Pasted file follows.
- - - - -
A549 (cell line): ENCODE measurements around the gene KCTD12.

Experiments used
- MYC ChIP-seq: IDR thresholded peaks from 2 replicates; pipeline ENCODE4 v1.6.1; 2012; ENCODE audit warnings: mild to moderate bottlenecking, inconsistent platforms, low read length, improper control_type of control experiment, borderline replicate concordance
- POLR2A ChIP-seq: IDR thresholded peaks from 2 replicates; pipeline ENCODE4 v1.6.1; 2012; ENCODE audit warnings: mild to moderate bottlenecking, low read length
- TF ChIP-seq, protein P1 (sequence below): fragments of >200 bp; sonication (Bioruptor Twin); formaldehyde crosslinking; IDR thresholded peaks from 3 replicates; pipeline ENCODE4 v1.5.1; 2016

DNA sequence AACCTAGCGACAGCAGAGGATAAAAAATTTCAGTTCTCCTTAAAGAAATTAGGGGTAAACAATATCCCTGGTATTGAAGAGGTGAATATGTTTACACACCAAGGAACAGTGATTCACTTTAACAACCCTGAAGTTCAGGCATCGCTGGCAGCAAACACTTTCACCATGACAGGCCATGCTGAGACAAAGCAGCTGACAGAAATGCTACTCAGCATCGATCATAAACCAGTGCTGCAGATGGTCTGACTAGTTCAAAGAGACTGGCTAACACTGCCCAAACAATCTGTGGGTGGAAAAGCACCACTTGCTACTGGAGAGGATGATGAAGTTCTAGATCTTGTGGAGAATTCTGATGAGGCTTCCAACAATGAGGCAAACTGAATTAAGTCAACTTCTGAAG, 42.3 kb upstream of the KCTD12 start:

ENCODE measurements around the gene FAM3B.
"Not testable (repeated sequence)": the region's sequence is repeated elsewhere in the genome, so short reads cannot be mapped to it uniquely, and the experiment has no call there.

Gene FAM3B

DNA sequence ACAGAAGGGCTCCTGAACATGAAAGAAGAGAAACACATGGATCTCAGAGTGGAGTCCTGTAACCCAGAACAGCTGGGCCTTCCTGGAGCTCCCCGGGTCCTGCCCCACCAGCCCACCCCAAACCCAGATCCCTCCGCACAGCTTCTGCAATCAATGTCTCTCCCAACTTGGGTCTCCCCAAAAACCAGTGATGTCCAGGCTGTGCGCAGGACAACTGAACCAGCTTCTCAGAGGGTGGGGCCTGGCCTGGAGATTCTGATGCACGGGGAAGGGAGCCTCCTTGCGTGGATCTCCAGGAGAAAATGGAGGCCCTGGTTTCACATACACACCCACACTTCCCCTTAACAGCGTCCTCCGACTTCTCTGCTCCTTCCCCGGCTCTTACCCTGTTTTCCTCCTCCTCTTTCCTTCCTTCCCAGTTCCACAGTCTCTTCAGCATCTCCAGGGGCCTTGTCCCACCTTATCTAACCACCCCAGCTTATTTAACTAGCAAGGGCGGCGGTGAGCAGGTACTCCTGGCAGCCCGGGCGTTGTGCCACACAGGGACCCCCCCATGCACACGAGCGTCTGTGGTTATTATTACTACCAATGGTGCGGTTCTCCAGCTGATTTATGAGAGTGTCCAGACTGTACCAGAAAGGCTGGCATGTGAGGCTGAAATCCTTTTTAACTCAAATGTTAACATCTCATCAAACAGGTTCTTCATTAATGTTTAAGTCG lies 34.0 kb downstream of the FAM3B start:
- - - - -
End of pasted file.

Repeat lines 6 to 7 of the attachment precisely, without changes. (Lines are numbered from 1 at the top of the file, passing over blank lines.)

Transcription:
DNA sequence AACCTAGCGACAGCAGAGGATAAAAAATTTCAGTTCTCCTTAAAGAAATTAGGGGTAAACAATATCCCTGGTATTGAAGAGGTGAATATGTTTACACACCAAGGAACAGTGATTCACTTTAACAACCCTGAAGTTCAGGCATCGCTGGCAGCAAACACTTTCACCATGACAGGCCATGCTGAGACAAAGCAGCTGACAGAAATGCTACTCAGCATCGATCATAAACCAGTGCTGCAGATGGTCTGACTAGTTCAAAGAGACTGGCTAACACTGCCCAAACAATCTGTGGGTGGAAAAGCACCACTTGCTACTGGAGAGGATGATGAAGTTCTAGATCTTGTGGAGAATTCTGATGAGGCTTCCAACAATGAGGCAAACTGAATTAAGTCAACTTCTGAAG, 42.3 kb upstream of the KCTD12 start:

ENCODE measurements around the gene FAM3B.